All other lines are wrapped in a pair of tags of the form <tag_name>...content...</tag_name> with the root being the html tag. A breakdown of why this would be a tree based language and why it is called such may be seen in the below diagram.

html tree

We will go over each tag in detail, in the left-to-right top down method, and what it does here.

The html tag is used to hold all of the other content on a webpage, and as such is the root.

One level into the html tag is the head tag, which is used to contain information about the page. At the moment, it only contains the title tag, which has the text "My first page". This text is what gives the label that you see on your browser tab.

After the head in the html tag, we have the body tag which is where the visible content of the page appears. We have it split into two div tags, which are used to represent a grouping of the page to keep together, and which we will be doing more with later.

The first div contains an h1 tag first, representing a main title with the text within displayed as such, larger than others on the page. Below that, we have a p tag which is used to represent a paragraph for the text given within.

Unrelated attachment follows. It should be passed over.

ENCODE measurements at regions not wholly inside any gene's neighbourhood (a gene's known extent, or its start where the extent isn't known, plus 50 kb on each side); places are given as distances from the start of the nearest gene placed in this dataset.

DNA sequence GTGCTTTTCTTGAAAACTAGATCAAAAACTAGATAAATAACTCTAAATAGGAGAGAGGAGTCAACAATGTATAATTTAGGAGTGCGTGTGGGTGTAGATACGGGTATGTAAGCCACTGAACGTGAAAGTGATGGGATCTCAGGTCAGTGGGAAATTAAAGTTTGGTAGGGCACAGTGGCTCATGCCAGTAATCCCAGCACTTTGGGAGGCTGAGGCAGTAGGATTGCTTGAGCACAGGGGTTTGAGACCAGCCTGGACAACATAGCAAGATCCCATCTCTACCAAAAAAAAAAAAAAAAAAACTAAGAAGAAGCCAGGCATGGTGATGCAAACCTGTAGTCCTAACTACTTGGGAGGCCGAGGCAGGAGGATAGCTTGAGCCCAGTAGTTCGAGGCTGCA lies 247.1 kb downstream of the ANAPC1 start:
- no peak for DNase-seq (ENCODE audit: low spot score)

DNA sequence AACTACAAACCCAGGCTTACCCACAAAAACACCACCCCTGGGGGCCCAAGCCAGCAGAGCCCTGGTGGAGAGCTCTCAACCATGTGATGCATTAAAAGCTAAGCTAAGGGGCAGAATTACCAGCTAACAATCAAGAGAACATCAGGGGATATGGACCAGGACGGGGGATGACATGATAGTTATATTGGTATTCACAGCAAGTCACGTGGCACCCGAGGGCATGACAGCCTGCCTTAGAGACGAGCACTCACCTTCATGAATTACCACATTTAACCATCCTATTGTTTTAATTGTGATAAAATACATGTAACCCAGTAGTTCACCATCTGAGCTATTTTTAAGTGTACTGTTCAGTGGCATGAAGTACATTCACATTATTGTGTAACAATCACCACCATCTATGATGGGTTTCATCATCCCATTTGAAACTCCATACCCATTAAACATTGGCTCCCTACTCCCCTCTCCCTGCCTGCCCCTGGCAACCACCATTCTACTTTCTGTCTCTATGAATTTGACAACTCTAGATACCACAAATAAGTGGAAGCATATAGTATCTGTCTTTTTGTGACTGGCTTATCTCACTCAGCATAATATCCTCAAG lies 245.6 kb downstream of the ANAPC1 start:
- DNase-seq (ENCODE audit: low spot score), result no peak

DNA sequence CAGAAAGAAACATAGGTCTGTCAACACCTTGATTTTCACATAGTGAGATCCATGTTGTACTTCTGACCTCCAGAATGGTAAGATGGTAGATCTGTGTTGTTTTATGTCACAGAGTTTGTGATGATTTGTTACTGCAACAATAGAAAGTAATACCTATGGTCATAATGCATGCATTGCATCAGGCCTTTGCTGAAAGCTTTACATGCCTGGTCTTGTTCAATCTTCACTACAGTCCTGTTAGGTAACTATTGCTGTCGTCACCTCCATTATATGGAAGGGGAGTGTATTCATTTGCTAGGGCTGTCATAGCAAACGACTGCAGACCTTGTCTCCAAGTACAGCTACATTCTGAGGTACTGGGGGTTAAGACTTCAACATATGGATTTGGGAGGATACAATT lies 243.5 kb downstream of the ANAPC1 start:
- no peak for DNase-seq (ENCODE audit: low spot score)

In the second div, we have a smaller header with the h2 tag. The header tags go from h1 to h6, and should be used in order of importance, with 1 representing the most important heading on the page, and 6 the least important.

Next up is the ul tag, which stands for unordered list. It is used contain li tags, or list items with the text to display. As an unordered list, it appears as bullet points, if you were to change the ul tag to ol you would make it an ordered list, which uses numbers to display instead. You may place a list inside of another list if you so choose, which will make a sub-list that automatically indents one level and uses a different notation.

In fact, let us combine both to see what happens. Remember, one of the keys to practical programming is experimentation to see what happens. Many times something will work in theory, but you can not be certain of the practicality of it until trying it.

2  <li>First</li>
3  <li>Second</li>
4  <ol>
5    <li>Indent One</li>
6    <li>Indent Two</li>
7  </ol>
Additional List Inside of First

After making these changes, we should again commit our changes and push to GitHub, giving a message explaining what we have done, such as "Added an ordered list to the unordered list". If you use the graphical way, you can now see easily what has changed on the file directly in the editor by clicking it.

Graphically See the Addition


In this lesson, we have started to become familiar with our coding environment, as well as getting our changes backed up regularly. In addition, we started to explore the structure of a web page, and now have the ability to make changes and see them right away. Full code to this point may be found at GitHub, or StackBlitz.

Next - An Introduction to Displaying Web Pages

Prior - Helpful tools for the Introduction to Practical Programming

Tags: Practical Programming, Introduction, HTML, Git, CSS, Web Page, JavaScript